The injured: both today and too oftenCompared to this point last season, the 2011 Irish are a picture of health. Entering Week Five last fall, the team's starting tight end was operating at quarter-speed (Kyle Rudolph was later shelved for the season); its starting running back was fighting through hip and hand injuries (Armando Allen, ditto); and the backup runner was out with a hamstring strain (Jonas Gray). Thereafter, the Irish lost myriad starters to various ailments, the majority season-ending.
Entering October 2011, only one front line player – No. 2 tight end Mike Ragone – has lost his season to injury. It's the second occurrence for Ragone and third ACL injury in six seasons of football dating back to high school.
The 5th-year senior, however, has remained in the mix, traveling with the team to Pittsburgh, an event he's likely to repeat tomorrow vs. the Boilers.
"Mike has really been a great mentor to those young tight ends," Kelly offered. "Really, you've got three inexperienced tight ends and he's been great. He rooms with them. He spends a lot of extra time with those guys. He's been a coach for us. He's at every single practice.
"He's put off surgery just to be with the guys. Now, he's going to get it done, but he's put it off because he (very much wants) to be part of what we're doing. He's just committed to helping these guys and helping our team."
Though Ragone's career at the school is likely over, he is eligible to apply for the difficult-to-attain sixth season of eligibility, as he'll have missed a full season plus 10 games in another due to knee surgeries.
"It's something that we're talking about," Kelly admitted.
Former No. 3 tight end Alex Welch returned at the game's conclusion last week from a two-game absence (foot surgery). Welch and freshman Ben Koyack will likely jockey for the No. 2 role behind Tyler Eifert for the remainder of the season. Behind them, junior Jake Golic, who appears recovered from a broken arm suffered in August.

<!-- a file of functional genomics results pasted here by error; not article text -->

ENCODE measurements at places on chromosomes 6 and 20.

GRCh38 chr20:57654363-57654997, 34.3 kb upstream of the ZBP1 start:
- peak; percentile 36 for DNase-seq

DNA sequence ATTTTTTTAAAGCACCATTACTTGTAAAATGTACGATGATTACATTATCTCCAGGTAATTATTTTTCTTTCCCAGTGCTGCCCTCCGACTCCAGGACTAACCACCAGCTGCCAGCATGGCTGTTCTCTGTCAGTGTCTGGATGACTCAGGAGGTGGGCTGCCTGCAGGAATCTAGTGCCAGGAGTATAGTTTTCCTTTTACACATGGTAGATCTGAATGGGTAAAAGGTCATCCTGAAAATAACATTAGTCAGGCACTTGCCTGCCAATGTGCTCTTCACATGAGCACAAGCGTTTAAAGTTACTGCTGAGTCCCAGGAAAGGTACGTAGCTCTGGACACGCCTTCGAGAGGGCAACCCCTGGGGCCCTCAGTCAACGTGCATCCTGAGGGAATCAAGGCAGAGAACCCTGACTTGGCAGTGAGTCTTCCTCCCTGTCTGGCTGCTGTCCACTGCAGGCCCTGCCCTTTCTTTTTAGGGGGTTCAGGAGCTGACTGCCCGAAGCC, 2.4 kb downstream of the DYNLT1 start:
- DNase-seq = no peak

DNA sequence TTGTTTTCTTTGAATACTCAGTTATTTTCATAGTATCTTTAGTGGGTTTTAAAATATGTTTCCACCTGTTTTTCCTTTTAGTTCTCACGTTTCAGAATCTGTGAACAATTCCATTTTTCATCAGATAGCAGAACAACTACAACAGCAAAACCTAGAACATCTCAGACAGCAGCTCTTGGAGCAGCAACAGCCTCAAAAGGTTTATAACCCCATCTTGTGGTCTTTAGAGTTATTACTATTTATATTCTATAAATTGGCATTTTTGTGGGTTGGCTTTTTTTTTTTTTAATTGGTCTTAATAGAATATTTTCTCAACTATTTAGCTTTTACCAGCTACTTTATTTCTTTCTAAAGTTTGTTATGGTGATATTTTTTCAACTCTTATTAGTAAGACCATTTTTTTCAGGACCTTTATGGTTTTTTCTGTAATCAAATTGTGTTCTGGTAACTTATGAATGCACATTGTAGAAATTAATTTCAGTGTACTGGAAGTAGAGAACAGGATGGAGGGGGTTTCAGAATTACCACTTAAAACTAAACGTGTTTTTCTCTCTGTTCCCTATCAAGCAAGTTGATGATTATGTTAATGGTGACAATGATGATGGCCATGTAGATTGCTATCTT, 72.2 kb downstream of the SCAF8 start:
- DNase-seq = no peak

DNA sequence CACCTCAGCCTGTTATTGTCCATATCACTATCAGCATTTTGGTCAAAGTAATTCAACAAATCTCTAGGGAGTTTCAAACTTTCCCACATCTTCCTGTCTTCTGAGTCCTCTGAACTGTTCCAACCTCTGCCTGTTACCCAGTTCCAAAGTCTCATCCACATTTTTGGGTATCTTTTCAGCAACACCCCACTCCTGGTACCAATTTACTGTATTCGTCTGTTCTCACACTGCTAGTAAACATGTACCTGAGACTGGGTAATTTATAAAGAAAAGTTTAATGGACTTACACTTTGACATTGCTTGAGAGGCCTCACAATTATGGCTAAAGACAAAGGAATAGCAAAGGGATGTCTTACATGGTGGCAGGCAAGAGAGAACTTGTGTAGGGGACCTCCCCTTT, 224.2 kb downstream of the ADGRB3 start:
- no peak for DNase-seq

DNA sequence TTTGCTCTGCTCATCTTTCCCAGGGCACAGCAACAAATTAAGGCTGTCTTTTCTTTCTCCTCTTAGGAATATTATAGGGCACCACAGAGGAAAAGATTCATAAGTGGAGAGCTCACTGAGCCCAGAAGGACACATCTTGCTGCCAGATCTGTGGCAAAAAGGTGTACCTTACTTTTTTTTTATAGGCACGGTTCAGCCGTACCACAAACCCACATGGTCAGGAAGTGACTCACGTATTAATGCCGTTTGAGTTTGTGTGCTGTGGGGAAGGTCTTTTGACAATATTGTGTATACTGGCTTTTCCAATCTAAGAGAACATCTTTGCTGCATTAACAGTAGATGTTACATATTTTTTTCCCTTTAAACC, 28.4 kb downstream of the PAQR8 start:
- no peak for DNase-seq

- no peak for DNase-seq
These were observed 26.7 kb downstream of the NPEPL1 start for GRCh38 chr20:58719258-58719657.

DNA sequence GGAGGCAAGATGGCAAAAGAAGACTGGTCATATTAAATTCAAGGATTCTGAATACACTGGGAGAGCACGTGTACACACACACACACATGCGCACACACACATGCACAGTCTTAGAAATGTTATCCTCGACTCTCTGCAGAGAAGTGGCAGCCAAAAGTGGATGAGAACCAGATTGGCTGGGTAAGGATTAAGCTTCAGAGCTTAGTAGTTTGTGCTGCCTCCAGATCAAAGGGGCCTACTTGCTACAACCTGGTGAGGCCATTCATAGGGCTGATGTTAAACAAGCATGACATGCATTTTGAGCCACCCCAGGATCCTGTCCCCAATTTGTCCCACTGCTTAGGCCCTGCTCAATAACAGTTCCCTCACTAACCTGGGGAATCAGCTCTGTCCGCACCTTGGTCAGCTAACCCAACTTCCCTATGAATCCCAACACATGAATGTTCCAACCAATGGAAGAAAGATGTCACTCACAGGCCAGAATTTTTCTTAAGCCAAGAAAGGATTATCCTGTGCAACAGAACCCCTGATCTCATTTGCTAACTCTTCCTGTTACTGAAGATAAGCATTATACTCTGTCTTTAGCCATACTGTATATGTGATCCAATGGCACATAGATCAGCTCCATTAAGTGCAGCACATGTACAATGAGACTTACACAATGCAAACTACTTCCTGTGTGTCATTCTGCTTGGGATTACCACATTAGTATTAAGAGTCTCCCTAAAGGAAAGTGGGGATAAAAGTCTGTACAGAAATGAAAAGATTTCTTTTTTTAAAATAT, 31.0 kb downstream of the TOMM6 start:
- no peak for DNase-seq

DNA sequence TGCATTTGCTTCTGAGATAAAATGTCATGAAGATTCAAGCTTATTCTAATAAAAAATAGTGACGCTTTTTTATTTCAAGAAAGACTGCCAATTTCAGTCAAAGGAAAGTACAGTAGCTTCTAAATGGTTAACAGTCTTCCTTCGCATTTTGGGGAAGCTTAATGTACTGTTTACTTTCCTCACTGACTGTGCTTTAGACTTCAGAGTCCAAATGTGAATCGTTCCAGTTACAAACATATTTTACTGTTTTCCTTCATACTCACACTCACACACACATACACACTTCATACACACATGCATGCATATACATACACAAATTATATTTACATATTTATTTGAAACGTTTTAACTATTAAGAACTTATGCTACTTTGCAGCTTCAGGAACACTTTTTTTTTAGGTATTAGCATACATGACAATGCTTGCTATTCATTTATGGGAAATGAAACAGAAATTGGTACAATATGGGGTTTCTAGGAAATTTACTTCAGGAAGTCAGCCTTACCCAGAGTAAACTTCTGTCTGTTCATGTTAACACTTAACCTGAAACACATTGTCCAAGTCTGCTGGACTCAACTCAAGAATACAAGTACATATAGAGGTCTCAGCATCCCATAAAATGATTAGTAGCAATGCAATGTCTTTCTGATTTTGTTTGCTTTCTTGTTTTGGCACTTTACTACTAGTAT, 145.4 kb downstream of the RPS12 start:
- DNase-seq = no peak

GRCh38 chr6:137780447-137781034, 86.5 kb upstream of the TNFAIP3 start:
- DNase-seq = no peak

Special Teams help on the horizon? Backup drop linebacker Danny Spond's hamstring injury has impact at least three positions for Kelly's Irish. Spond is the best among three drop linebackers in coverage (Prince Shembo and Troy Niklas remain more powerful at the point of attack), and the former safety ranks among the team's best players on both kick and punt coverage.
Prior to suffering the injury in pursuit of Michigan quarterback Denard Robinson in Ann Arbor, Spond was also in the mix as a blocker on the punt and kick return teams.
"He's moving around well. He's in a backup role right now. I think if he was in a situation where we needed him, we'd probably go with him," Kelly said of his sophomore. "But we like his progress, he's running around. He looks good."
One reason there's been no rush for Spond to return is the emergence of the freshman Niklas as a backup option the staff trusts.
"Obviously (Niklas) being out there and having some game time experience, we're going to make sure we have (Spond) at 100 percent before he goes back in," Kelly said.
Kelly added that South Bend native and 2010 special teams starter and potential wide receiver competitor Daniel Smith is not yet ready to compete, though he's made progress in conditioning/treadmill work. Smith has an undisclosed leg injury. A hamstring issue kept him from participating in the spring.